The BJP achieved that feat in 2014, and hopes to repeat it in 2019. A shared existential threat from the BJP united Yadavs, Dalits and Muslims in U.P. and Bihar and their numerical heft offers the strongest pushback to Hindutva in 2019. The BJP has the solid backing of the upper castes and non-Yadav backwards, and a section of Dalits in Bihar. That may not be good enough to match the 2014 figures in U.P., but Bihar offers better prospects for the party. The BJP’s performance therefore will depend on whether and to what extent it has lured Yadavs, and in U.P. non-Jatav Dalits and Jats. That will depend on the extent to which Mr. Modi could make it a referendum on himself in U.P. and Bihar. Unlike the Congress, the BJP has been relentlessly reaching out to all backward castes and tribals.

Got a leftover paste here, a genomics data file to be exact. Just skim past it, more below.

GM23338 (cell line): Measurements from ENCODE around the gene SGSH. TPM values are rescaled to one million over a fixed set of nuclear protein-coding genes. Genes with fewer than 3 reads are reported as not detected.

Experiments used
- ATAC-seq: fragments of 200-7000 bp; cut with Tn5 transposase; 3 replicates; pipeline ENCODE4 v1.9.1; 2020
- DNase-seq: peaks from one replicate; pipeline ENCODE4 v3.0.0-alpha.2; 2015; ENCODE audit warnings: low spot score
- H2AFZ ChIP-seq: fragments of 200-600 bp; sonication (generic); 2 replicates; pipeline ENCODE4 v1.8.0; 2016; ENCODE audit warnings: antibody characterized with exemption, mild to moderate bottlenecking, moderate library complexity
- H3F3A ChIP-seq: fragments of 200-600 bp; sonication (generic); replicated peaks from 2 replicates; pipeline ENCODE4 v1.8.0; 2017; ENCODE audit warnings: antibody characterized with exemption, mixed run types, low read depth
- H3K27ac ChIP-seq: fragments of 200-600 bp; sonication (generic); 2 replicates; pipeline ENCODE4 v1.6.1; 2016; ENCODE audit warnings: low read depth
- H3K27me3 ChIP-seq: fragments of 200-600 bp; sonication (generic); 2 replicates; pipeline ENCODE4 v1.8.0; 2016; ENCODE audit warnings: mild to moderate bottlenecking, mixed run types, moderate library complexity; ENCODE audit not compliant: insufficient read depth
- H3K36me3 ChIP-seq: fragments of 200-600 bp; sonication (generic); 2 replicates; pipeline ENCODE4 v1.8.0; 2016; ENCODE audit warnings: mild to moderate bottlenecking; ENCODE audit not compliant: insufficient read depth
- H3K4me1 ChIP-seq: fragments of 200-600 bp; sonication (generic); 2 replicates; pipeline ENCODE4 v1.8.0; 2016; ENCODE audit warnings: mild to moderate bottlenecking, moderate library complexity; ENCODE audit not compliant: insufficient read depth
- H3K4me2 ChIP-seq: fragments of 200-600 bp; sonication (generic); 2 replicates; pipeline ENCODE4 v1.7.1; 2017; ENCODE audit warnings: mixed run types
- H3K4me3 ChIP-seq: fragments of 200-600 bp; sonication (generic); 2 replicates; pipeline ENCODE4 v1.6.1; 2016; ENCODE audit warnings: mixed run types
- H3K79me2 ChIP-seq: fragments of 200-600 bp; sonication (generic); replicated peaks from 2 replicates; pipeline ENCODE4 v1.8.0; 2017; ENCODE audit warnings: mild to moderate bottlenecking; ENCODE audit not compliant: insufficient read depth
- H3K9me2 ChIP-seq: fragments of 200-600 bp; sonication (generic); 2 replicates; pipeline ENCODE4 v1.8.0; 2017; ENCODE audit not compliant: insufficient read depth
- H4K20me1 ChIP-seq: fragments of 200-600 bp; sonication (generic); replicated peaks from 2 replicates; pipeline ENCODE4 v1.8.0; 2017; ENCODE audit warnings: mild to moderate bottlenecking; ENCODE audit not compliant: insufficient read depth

Traders, the traditional social base of the BJP, expressed resentment over demonetisation. Muslims and tribals offered but did not as much vocalise their opposition to Hindutva. There were no fatwas calling on the Muslims to vote in any particular direction in 2019. BSP chief Mayawati, representing Ambedkarite Dalits, mobilised her supporters on a staunchly political platform, but her refusal to accommodate the Congress in the U.P. alliance may have cost the alliance. Trinamool Congress chief and West Bengal Chief Minister Mamata Banerjee has fought the Hindutva plans for West Bengal in the streets. All told, in regions where the BJP is strong, Hindutva nationalism personified in Mr. Modi remained the dominant political force in 2019. Any public desire for his removal from his office, if it exists, has not been an outcry. The Congress’s gains will be proportional to the impact of local factors, and not on account of any national alternative that it has put forward.


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Printable version | Feb 24, 2020 3:58:12 AM | https://www.thehindu.com/opinion/lead/a-referendum-on-the-prime-minister/article27165374.ece